Travel Blog: Three New Things I Learnt in Prague

After only a few months since my last trip to see Tereza, I’ve made my return to Prague.

You can read all about the food I ate the first time around here, and more about the sights we saw here.

This time, we went to a few of the same places, such as Charles Bridge and Cafe Louvre for Brunch, alongside some new places we missed last time.


During this second Prague adventure, there were also a few new things I learnt.


Number 1: There’s a historic reason I found the toilet paper pretty rough…


During the times of Communism basic supplies such as toilet paper were often hard to obtain.

Controlled by the state, many people would have to resort to using newspaper to wipe their bits.

Inside the Museum of Communism (which I recommend heading to for some amazing insight about the regime), there was a quote on the wall along the lines of:

Prague Babies

“It doesn’t matter if we have no toilet paper, because we have no food anyway!”

This information put in to context, for me, why I always find the toilet paper particularly harsh when I’ve been to Prague. In more recent years than you realise, they were using either nothing or newspaper, making the 3ply coconut oil saturated stuff we use in the UK seem extremely luxe in comparison.


Number 2: There’s Restaurant where the staff are encouraged to be rude!


During this visit, we went for our evening meal at a Medieval Restaurant close to Prague Castle.

“Brabantský král” is the oldest, almost nonstop opened tavern in Prague and with a rich history behind it, it’s clear to see why.

From 1375, when it was opened, kings and smugglers and coming here. It is said that czech kings used secret passages to get drunk and forget their problems about Czech land. Magister Kelly and Arcimboldo, Jaroslav Hašek and Karel Čapek, Mozart and Ondřej Soukup were drinking here.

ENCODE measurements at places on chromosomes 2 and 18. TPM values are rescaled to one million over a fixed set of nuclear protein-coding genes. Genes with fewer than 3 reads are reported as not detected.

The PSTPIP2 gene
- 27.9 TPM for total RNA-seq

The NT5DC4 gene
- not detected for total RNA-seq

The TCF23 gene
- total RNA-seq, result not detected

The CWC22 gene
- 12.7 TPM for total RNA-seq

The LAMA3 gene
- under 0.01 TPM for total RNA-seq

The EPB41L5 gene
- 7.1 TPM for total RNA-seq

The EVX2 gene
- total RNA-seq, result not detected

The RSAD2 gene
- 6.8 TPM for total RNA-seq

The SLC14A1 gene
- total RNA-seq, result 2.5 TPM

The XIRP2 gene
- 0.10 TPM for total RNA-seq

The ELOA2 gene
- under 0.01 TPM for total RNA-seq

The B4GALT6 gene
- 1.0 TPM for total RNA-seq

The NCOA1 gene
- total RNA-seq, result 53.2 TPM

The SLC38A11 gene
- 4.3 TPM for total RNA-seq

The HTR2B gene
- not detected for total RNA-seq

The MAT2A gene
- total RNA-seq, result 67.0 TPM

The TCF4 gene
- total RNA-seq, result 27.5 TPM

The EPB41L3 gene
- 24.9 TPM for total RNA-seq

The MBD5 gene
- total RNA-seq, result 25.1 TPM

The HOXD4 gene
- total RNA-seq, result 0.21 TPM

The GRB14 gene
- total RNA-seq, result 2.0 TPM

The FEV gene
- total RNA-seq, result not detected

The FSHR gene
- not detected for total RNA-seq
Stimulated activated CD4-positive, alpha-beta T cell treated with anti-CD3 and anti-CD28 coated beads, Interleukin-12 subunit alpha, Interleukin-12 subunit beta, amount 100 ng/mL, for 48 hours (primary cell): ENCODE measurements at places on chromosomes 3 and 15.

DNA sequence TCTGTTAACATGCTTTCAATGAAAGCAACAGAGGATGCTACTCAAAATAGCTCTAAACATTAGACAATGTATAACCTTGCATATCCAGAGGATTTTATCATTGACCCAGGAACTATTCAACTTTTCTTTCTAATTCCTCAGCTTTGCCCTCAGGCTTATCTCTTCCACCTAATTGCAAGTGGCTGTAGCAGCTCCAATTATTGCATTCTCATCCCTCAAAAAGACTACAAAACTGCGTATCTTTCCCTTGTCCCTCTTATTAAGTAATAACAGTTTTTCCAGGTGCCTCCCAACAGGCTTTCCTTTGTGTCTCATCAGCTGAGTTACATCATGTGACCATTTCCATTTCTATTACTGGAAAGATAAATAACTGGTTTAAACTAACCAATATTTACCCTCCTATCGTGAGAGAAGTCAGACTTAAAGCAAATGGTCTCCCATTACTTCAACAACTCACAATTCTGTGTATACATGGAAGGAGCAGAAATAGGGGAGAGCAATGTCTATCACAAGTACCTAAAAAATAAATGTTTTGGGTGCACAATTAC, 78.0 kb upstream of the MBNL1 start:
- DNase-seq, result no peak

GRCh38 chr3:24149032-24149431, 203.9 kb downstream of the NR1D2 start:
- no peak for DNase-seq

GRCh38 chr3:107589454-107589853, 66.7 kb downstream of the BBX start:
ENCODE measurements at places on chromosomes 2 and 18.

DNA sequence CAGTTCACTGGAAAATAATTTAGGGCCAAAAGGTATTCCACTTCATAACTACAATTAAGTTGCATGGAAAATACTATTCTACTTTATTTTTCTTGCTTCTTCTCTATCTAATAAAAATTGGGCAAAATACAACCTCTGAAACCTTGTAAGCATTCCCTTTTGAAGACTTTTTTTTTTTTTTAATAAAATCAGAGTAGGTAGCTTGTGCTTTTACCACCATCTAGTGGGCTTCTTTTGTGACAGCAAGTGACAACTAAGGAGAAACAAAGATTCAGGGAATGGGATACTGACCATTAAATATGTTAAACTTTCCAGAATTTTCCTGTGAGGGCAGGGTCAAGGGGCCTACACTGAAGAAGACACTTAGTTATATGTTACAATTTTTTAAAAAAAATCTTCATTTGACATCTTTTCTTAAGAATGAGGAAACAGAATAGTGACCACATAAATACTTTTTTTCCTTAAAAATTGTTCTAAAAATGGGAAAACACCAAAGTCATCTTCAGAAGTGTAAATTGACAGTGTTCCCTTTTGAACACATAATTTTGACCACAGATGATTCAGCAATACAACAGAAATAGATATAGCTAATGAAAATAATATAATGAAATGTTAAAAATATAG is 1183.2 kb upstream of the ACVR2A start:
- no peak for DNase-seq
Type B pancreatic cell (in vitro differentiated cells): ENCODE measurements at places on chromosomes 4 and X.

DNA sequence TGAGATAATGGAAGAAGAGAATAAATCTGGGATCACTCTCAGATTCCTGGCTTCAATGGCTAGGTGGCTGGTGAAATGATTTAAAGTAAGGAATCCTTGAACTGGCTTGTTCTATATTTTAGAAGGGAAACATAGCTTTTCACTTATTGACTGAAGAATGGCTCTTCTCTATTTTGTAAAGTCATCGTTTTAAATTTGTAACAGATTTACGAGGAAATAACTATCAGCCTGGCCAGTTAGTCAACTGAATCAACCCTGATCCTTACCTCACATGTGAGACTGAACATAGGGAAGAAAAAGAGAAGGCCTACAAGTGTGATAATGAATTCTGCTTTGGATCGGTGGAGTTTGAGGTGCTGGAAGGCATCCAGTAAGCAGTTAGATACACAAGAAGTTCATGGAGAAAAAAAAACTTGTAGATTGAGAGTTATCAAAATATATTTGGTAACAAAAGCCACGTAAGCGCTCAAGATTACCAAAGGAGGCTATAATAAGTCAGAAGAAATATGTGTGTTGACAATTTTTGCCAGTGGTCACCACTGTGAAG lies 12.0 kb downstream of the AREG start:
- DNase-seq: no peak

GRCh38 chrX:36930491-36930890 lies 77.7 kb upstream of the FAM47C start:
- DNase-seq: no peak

To keep the experience authentic, the staff are encouraged to be a little bit ‘blunt’.

Slamming drinks down, being abrupt and telling us to ‘use our hands’ when we asked for a side plate…

The only issue we had was whether or not we should tip, as despite not being the ‘best’ service, they certainly provided the experience expected of them.


Number three: The Charles Bridge is not only beautiful, but also has mathematical significance.


Last time we went to Prague we avoided the Charles Bridge as much as possible. Every time we went near it, there were swarms of people and to be frank, you couldn’t enjoy the experience, or even attempt to look in detail at the statues across the bridge.

Stopping over the bridge and also during less touristy months allowed us to actually enjoy Charles Bridge this time though! Upon researching more detail about it, we also found the following information:

Charles IV laid the first stone of this famous monument at 5.31 am on July 9, 1357. The notoriously superstitious king was into astrology and numerology, and chose this date because of its written form: 1-3-5-7-9-7-5-3-1 (year, day, month, time). Add this information to the stunning views and saintly statues, and Charles Bridge is clearly a required item on any list of what to see in Prague.

St Nicholas Bell Tower hello terri lowe

The full list of places we visited this time (and would recommend):

  • Museum of Communism
  • National Monument at Vítkov
  • Cafe Louvre
  • Prague Medieval Tavern
  • Torture Museum (Křižovnické nám. 1,) it’s worth noting that there are three torture museums, and we went in the other main one which wasn’t as good as this. So definitely choose this one amongst the others. It’s cheaper and has more stuff.

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